Search found 7 matches

by Bladed
Sat May 11, 2013 10:09 pm
Forum: 2013 Texas Legislative Session
Topic: Update: Support HB972 - debate tomorrow (5/14)
Replies: 82
Views: 8822

Re: Support HB972 - not a dud!

terryg wrote:
GEM-Texas wrote:
“The House bill allows public universities to opt out, and allows private schools to opt in, so the presidents of each campus can make the decision. That’s better than (state Sen. Brian) Birdwell’s bill that doesn’t allow that. “
IMHO - this will make the bill meaningless. The vast majority of schools will opt out. The discussions will be pro forma. Staff will not go against antigun administrations.

Also, future attempts to have carry in the future where an antigun president cannot decide for all will be blocked. The option program will be seen as 'reasonable'. The opposition to carry was unreasonable and that's why a legislative mandate was need to override administrations at colleges.

I might be wrong but I don't see this as much use given what I know of administrations.

I am not in favor of administrators decided my basic rights. It should be the realm of the legislative process.
It is not meaningless in that it is no-longer a felony if licensed student or employee chooses to carry despite a school's administrative policies. This puts University employees on the same playing field as nearly all other employees in the state of Texas. It becomes a personal choice whether to risk termination (or in cases of posted 30.06, misdemeanor charges) if discovered carrying.
Bear in mind that under HB 972, as passed by the House, public colleges would not be able to give 30.06 notice, so there could be no charges for carrying on a public college campus unless you carried at a sporting event, bar, or primary/secondary school. This would be a huge step in the right direction.
by Bladed
Wed May 08, 2013 4:34 pm
Forum: 2013 Texas Legislative Session
Topic: Update: Support HB972 - debate tomorrow (5/14)
Replies: 82
Views: 8822

Re: Support HB972 - not a dud!

CJD wrote:
baldeagle wrote:So it's no longer illegal but they can still prohibit it. And as an employee I could be fired for violating policy. And that's called progress? {{{sigh}}} My gun still stays in the car, and I'm not better off than I was before this law was passed (if indeed it is passed.)
Why would you leave it in the car? Under what circumstances would they ever know you had it, unless you had to use it (better that you had it) or you get stopped by police on campus (not illegal so unless they report you to the university, which I don't see why they would because it's none of their business) then you should be fine.
I certainly wouldn't feel comfortable giving someone this type of advice. Deciding to jeopardize one's career/livelihood is a very serious, very personal decision.

On one hand, you have the possibility that you might need a handgun for self-defense. On the other hand, you have the possibility that a coworker might spot your handgun and report you. That's a decision not to be taken lightly.

Also, I wouldn't assume that campus police won't be instructed to report anyone caught on campus with a firearm. At most major universities, the campus police work for the university.
by Bladed
Wed May 08, 2013 4:24 pm
Forum: 2013 Texas Legislative Session
Topic: Update: Support HB972 - debate tomorrow (5/14)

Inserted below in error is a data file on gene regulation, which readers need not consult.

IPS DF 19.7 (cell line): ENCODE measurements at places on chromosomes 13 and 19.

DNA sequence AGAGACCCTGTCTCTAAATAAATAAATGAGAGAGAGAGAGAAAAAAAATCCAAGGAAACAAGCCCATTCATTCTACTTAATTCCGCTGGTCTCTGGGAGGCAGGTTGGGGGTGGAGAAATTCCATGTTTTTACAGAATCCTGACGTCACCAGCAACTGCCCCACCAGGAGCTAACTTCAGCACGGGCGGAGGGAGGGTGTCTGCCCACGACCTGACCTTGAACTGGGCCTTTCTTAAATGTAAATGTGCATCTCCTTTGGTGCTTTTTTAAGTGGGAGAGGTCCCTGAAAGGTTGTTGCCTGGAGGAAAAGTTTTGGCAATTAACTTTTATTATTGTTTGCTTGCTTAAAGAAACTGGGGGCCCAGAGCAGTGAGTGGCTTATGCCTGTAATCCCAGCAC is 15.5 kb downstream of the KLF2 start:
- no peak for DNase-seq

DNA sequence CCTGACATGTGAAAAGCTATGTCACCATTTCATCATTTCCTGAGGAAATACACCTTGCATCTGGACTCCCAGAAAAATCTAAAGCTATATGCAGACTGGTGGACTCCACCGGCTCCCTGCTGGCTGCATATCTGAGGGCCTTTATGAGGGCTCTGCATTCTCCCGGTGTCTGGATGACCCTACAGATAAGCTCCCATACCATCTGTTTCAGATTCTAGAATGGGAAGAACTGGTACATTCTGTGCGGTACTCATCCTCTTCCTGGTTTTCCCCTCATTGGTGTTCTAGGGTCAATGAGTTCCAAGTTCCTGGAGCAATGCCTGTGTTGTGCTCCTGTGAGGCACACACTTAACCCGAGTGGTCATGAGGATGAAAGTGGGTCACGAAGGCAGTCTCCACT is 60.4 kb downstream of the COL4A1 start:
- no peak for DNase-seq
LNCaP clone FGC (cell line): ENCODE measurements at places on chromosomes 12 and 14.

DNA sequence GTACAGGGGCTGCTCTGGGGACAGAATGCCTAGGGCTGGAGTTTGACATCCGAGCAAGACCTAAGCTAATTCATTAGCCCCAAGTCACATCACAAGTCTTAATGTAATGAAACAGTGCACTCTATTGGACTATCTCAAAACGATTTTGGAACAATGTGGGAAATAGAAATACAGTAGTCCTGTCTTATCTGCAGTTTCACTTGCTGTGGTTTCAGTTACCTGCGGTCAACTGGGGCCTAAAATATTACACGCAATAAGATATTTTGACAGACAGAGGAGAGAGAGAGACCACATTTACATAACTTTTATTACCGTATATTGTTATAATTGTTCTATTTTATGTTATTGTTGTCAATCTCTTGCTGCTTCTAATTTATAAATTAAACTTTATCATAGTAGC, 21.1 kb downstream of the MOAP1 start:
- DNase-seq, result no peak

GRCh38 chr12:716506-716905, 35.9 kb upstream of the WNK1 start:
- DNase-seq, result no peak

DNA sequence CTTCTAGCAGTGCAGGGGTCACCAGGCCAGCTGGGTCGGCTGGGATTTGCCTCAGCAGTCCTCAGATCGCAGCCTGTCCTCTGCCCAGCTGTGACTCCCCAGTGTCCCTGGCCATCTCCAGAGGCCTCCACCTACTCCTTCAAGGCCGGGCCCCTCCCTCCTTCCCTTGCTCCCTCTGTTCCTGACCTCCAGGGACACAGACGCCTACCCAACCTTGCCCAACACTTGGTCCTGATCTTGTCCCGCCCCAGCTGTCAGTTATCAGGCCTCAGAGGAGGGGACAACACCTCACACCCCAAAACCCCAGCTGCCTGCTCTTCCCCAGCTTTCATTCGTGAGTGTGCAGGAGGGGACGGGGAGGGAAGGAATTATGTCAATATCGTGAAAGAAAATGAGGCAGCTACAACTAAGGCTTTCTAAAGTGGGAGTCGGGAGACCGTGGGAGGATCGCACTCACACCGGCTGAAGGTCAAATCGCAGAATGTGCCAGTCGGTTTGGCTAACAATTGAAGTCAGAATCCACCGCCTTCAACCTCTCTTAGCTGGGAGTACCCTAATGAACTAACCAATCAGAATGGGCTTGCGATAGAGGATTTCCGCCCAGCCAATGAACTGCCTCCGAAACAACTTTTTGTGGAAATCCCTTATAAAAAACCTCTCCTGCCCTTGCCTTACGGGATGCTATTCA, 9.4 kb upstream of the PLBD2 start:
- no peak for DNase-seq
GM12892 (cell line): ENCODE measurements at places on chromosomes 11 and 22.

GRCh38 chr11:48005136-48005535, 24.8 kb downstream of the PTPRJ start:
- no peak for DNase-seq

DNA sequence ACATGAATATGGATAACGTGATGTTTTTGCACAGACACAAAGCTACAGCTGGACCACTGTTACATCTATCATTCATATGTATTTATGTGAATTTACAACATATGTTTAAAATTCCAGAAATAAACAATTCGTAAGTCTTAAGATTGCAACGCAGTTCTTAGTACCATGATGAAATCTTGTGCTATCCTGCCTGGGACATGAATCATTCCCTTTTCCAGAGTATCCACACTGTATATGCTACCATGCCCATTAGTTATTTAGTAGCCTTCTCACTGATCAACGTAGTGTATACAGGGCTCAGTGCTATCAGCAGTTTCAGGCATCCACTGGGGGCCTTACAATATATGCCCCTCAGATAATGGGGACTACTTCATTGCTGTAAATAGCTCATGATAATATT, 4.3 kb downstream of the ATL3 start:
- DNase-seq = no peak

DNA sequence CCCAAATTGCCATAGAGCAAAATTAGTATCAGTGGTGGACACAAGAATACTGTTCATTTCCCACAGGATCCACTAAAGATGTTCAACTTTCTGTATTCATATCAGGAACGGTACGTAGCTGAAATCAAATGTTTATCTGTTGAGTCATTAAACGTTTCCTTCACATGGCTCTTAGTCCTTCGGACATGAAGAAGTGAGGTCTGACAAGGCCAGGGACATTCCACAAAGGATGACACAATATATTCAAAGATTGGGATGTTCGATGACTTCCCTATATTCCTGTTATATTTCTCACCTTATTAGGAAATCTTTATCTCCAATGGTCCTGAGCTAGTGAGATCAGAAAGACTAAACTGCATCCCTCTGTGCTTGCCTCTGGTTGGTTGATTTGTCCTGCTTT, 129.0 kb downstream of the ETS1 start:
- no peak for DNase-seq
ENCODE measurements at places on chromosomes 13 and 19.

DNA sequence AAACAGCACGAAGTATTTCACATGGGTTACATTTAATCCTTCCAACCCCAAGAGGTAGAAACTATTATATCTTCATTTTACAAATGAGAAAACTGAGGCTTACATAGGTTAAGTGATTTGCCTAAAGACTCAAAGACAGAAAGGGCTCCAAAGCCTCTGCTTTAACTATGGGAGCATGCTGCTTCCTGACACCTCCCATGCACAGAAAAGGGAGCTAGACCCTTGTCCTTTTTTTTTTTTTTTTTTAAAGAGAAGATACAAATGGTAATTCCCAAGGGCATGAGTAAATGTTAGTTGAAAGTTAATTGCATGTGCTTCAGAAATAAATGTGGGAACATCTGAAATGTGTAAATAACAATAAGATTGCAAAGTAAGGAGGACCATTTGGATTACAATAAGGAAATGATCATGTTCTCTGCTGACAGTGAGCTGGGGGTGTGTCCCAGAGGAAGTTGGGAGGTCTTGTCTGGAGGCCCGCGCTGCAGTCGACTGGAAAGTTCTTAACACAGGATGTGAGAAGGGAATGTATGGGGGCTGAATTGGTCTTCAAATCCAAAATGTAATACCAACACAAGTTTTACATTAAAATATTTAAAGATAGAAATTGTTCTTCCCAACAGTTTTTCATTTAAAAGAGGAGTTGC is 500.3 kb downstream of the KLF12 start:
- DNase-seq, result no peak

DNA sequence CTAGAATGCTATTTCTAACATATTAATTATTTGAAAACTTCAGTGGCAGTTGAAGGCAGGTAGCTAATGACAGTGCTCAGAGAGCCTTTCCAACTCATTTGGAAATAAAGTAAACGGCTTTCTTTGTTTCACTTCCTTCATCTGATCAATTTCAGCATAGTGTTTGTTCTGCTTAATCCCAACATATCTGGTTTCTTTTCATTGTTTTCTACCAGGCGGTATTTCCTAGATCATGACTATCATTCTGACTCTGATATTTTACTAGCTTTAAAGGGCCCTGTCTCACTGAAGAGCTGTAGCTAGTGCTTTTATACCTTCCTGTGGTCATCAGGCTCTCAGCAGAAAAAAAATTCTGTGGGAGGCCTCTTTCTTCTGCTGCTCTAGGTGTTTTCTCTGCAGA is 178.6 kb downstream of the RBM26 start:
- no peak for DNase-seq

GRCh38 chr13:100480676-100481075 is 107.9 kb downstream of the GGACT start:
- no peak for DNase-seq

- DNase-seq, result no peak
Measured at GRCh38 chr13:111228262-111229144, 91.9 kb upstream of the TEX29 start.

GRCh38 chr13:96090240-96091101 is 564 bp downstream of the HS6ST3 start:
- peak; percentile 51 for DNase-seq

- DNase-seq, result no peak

Replies: 82
Views: 8822

Re: Support HB972 - not a dud!

baldeagle wrote:So it's no longer illegal but they can still prohibit it. And as an employee I could be fired for violating policy. And that's called progress? {{{sigh}}} My gun still stays in the car, and I'm not better off than I was before this law was passed (if indeed it is passed.)
The fact that this bill won't solve all of your problems doesn't mean its not a step in the right direction. Rome wasn't built in a day.

There is a lot of good stuff in CSHB 972, and it would put us a lot closer to ultimately passing comprehensive campus carry.

We must be careful not to make the perfect the enemy of the good. If on December 31, carrying in a campus building is a felony, and a student CHL holder can be expelled for keeping a handgun in his or her car, but on January 1, carrying in a campus building is not a crime, and a student CHL holder cannot be expelled for keeping a handgun in his or her car, I call that progress.
by Bladed
Wed May 08, 2013 3:31 pm
Forum: 2013 Texas Legislative Session
Topic: Update: Support HB972 - debate tomorrow (5/14)
Replies: 82
Views: 8822

Re: Support HB972 - not a dud!

baldeagle wrote:The bill states that "For purposes of this section:
(1) "Institution of higher education" and "private or independent institution of higher education" have the meanings assigned by Section 61.003, Education Code."
Institution of higher education, then, means:
(8) "Institution of higher education" means any public technical institute, public junior college, public senior college or university, medical or dental unit, public state college, or other agency of higher education as defined in this section.
The bill then goes on to say:
(b) The president or other chief executive officer of an
institution of higher education in this state, on behalf of the
institution, and after consulting with law enforcement, students,
staff, and faculty of the institution, may adopt written rules or
regulations prohibiting license holders from carrying handguns on
premises owned or leased and operated by the institution
, on any
grounds or building owned or leased by the institution and on which
an activity sponsored by the institution is being conducted, or on a
passenger transportation vehicle of the institution. A written rule
or regulation adopted under this subsection may remain in effect
for not more than one year after the date of adoption and may be
renewed, reenacted, or reenacted and amended by the institution
only after consultation with students, staff, and faculty of the